December 24th, 2018 marks 50 years since astronaut Bill Anders shot the iconic “Earthrise” photo as the Apollo 8 mission became the first crew to orbit the moon. (Photo: Bill Anders, NASA)
Peter Dykstra and Host Steve Curwood explore some novel concepts for bringing sails back to shipping, and discuss the beginning of the end for the popular plug-in hybrid electric vehicle, the Chevy Volt. Then, they remember the iconic “Earthrise” photo, taken 50 years ago by the crew of Apollo 8, the first people to ever orbit the moon. As they entered moon orbit on Christmas Eve, they shared the picture with the world.
CURWOOD: Well it's time to check in with Peter Dykstra now for a look beyond the headlines. Peter's an editor with Environmental Health News, that's EHN dot org, and Daily Climate dot org, on the line now from Atlanta, I believe; Peter, you there?
DYKSTRA: I am. How you doing Steve.
CURWOOD: Good, and what do you got for us today?
DYKSTRA: Well we're talking about an old, old idea that may help our current big, big problem of climate change and greenhouse gas emissions.
DYKSTRA: Ships at sea are a huge, huge contributor to greenhouse gas. And engineers and startup companies are looking at sails on even our biggest cargo ships.
CURWOOD: Wow. That would be amazing because I think I saw a statistic go by the other day that says all those ships out there would be number eight country in the world for global warming emissions. So what's the plan?
DYKSTRA: Well there are a couple different designs. None of them have gone into the actual use phase. One of the ideas that's popular: not really sails per se, but these cylindrical turbines right up and down the deck that suck in wind and cut down on the use of bunker oil and the heavy fuel that powers big ships. Another one involves solar panels on masts put on the deck. There's a third design that uses the 21st century version of actual sails. Couple of quick numbers, they're looking at immense potential cuts in fuel costs, maybe as much as half of the current fuel costs. Fuel on a typical cargo ship can be fifty thousand dollars a day or more. And by that I mean a lot more.
CURWOOD: Oh my. Well, hey we've been using sails as a civilization since, what, last couple thousand or more years, maybe this will work? What else do you have for us today.
DYKSTRA: Some news from GM. There was of course the announcement earlier in the month that they were going to close five factories and lay off about 15,000 people. One of the factories they're closing down is in Hamtramck, Michigan outside Detroit. That's where they make the Chevy Volt. And when that factory shuts the Chevy Volt goes away.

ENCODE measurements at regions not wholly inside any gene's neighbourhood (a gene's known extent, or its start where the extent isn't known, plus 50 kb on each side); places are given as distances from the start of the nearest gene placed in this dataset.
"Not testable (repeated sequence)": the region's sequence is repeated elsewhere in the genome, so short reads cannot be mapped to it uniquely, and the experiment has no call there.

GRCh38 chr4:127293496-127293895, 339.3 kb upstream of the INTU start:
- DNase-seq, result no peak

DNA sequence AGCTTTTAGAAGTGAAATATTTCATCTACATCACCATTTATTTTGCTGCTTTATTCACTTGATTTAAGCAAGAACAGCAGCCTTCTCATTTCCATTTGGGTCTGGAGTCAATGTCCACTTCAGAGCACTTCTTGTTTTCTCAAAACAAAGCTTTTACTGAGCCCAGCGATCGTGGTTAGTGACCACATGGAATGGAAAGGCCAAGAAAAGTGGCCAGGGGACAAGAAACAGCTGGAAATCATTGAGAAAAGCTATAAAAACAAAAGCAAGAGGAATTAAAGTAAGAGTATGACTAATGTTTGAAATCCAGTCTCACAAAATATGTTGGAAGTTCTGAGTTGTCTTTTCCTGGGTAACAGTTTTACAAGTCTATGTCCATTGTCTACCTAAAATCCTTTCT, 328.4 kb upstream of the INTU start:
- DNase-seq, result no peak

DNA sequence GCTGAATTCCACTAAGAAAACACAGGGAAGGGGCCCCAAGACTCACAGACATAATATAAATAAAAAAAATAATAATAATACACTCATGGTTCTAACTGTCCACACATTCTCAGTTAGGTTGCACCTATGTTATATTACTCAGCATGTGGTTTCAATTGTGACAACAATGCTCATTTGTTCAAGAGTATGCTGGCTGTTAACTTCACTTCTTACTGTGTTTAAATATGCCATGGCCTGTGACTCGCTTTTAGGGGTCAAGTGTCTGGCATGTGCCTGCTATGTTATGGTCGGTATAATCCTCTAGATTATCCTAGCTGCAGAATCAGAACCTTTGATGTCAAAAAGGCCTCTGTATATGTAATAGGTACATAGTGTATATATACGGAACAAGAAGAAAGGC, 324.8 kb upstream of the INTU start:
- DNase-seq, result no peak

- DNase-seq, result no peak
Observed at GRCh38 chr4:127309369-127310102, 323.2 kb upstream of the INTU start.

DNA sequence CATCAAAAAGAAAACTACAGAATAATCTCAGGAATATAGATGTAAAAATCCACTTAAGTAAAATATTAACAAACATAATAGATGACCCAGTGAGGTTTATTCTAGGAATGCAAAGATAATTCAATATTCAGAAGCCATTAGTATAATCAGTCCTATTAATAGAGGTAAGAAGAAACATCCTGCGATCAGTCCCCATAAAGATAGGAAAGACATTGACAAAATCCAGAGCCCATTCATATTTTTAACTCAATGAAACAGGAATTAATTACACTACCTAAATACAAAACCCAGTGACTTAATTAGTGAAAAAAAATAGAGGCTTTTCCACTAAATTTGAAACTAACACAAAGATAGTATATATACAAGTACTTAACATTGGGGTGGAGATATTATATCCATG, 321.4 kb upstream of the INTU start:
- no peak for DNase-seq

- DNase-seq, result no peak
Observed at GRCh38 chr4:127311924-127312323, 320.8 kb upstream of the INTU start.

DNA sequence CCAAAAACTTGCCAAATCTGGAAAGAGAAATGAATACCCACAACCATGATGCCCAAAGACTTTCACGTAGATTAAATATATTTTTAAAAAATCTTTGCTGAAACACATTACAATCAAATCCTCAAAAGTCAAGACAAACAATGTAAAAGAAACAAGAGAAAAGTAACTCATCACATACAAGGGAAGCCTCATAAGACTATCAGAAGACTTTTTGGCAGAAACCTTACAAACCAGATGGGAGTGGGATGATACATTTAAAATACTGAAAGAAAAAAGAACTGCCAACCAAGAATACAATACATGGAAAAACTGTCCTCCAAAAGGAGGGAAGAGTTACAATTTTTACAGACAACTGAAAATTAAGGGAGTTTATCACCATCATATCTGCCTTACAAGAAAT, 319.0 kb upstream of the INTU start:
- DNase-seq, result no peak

CURWOOD: Why are they doing this, does it have to do with the seventy five hundred dollar tax credit disappearing do you think?
DYKSTRA: That's a possibility. Right now there's a federal tax credit of up to seven thousand five hundred dollars. But there's a catch: once a specific model reaches 200,000 cars sold, that tax credit goes away. Tesla's already there. They've sold over 200,000; the Chevy Volt could reach that limit before it ends production in the month of March.
CURWOOD: Hmm, you know, I guess people wouldn't be interested in paying another seventy five hundred dollars for the same car at this point.
CURWOOD: Hey what do you have from the history vaults for us.
DYKSTRA: Fiftieth anniversary. This is actually a bit later in the month just before Christmas, but it's a really cool anniversary. In December 1968, Apollo 8, one of the precursor space missions to Apollo 11 that landed men on the moon -- but on Apollo 8 there were three astronauts, Frank Borman, James Lovell, and Bill Anders. Anders took a photograph that endures as one of the most famous photographs ever, of an Earth rise, something that human beings had never seen before.
CURWOOD: Peter, how did you feel when you first saw that photograph?
DYKSTRA: I thought it was pretty cool. And for some reason I was expecting the earth to be a different color, even though it's predominantly ocean. But it was just a beautiful picture from space. It led to a lot of speculation about all of the things we can learn about Earth, about living on Earth, from space.
CURWOOD: And when I saw that I had a couple reactions: first thing, I-I choked up, because it just was so astonishing. And then I thought about the people who'd gotten us this photograph and how huge the void is, because the Earth in that picture is so tiny compared to the vastness of space, and how they had to have everything work right in order for them to get back home safely.
DYKSTRA: And they had computing power on board that was less than we carry in our pockets under an iPhone.
CURWOOD: Indeed. Hey Peter, we're heading into the holidays so it'll be a little while before we talk to you again. Peter Dykstra is an editor with Environmental Health News, that's EHN dot org, and Daily Climate dot org. Happy Holidays, Peter.
DYKSTRA: Yeah happy holidays to you and the staff and all the listeners. Thanks a lot Steve.
CURWOOD: And there's more on these stories at our website, LOE dot ORG.
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